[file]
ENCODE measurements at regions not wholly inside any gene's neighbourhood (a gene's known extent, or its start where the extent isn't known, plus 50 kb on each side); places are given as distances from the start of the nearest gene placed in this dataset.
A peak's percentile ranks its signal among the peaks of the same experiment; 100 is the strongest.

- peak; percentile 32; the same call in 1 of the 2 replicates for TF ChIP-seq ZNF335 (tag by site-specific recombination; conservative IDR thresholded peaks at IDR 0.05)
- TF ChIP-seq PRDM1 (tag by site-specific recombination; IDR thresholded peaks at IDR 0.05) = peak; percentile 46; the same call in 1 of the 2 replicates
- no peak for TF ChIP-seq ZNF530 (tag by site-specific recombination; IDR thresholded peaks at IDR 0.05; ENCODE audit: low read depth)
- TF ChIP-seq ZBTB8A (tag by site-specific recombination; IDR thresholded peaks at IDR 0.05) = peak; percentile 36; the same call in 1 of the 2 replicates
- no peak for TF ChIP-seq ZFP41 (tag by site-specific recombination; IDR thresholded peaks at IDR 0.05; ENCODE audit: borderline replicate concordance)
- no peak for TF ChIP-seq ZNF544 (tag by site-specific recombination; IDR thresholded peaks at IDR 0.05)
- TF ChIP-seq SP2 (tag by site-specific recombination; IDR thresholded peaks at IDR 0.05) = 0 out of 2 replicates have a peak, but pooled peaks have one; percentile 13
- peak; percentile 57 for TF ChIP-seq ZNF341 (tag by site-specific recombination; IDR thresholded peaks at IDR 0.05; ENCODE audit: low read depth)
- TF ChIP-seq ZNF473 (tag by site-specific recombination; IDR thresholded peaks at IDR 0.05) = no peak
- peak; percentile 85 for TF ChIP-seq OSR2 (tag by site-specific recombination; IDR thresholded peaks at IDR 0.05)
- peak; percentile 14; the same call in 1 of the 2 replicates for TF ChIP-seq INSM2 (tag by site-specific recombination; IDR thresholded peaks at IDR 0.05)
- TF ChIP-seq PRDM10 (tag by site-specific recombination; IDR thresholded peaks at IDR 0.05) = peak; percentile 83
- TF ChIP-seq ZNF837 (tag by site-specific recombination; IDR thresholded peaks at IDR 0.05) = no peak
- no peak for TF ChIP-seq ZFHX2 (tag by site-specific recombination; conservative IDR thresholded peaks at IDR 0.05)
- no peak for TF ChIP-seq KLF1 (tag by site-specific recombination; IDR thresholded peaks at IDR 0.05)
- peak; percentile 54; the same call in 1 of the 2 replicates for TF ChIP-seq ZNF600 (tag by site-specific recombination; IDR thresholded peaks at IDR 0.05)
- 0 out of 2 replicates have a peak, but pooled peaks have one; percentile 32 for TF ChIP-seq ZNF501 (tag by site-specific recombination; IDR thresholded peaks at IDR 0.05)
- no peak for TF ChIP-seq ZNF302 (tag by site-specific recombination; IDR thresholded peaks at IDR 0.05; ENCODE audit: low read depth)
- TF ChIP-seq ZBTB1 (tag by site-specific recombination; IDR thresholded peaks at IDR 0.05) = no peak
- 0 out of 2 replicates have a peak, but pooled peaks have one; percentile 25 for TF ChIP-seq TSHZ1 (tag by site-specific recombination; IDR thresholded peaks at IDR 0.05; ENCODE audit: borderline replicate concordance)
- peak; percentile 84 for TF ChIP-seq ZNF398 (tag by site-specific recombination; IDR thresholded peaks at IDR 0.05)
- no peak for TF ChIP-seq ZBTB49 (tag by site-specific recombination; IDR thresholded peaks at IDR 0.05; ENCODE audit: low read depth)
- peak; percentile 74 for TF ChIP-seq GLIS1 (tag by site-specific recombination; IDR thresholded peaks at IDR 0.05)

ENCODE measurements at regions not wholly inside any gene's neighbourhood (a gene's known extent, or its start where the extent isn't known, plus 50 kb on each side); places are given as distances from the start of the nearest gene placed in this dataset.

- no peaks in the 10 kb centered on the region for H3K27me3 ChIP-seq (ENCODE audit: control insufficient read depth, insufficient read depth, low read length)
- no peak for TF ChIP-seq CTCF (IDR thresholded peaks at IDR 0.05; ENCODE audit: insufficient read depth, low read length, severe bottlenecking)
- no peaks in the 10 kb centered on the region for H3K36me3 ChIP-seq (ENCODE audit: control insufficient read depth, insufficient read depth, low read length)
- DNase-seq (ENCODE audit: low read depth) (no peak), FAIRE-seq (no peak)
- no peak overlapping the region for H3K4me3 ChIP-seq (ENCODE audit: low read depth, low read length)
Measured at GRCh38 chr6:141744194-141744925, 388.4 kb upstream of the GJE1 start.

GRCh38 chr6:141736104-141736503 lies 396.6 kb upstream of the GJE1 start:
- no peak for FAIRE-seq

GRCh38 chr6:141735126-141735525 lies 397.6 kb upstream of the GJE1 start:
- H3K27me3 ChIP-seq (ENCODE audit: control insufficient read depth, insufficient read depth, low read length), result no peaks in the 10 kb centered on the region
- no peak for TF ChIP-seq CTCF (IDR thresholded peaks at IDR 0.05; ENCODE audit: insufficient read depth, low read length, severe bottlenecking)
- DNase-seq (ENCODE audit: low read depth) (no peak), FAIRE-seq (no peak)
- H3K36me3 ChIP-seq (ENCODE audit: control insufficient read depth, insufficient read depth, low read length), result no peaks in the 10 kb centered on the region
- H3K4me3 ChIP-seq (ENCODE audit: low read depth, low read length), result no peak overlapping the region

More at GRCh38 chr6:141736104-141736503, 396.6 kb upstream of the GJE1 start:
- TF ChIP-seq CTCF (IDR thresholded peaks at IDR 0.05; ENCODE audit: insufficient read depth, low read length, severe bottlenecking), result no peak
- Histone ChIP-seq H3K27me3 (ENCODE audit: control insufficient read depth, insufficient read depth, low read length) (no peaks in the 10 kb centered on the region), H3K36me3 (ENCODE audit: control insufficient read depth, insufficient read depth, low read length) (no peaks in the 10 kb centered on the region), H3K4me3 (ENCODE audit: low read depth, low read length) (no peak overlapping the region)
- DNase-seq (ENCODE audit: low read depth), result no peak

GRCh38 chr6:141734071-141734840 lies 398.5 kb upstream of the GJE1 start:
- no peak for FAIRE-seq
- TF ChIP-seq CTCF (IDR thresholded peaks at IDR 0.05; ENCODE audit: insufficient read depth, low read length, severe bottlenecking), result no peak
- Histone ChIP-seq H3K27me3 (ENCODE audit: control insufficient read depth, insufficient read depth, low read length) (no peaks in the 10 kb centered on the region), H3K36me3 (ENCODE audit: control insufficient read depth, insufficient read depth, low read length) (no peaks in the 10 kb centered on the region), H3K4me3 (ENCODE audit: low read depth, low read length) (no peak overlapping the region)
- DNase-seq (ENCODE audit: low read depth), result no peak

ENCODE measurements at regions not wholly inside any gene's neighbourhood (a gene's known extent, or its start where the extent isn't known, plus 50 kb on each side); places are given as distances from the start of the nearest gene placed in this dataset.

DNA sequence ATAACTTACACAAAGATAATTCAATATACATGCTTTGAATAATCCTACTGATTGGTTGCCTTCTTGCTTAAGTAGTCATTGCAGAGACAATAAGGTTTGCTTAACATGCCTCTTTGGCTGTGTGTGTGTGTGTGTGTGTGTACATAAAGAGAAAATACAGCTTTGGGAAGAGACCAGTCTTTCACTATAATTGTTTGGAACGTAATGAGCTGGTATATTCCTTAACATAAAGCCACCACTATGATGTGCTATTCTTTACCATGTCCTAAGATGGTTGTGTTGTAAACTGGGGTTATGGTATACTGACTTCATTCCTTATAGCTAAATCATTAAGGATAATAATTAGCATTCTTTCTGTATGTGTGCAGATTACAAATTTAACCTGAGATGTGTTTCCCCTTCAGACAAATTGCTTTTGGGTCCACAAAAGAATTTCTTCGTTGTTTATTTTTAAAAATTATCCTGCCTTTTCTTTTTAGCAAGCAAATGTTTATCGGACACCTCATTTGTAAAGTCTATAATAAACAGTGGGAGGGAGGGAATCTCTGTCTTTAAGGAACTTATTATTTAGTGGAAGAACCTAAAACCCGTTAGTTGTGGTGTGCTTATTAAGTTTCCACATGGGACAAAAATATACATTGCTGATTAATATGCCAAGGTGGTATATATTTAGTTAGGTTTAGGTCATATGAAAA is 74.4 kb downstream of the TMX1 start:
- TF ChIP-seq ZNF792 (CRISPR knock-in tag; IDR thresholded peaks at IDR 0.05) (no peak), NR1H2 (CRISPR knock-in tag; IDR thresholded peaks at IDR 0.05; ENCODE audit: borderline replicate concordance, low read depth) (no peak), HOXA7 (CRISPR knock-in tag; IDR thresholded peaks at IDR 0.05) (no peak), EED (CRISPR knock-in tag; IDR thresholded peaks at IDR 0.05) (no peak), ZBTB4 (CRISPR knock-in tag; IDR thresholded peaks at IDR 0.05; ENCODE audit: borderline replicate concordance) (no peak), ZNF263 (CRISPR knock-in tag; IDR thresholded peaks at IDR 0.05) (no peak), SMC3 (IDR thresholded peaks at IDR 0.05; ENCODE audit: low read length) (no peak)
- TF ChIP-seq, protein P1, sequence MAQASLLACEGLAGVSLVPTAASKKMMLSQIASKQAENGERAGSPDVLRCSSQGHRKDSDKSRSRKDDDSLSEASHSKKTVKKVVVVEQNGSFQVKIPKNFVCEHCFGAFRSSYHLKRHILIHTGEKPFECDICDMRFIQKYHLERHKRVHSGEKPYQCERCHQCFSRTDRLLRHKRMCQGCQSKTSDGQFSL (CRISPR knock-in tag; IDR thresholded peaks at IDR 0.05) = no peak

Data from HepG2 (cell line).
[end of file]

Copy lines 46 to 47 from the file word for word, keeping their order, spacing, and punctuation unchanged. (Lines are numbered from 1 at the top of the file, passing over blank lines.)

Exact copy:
- no peak for FAIRE-seq
- TF ChIP-seq CTCF (IDR thresholded peaks at IDR 0.05; ENCODE audit: insufficient read depth, low read length, severe bottlenecking), result no peak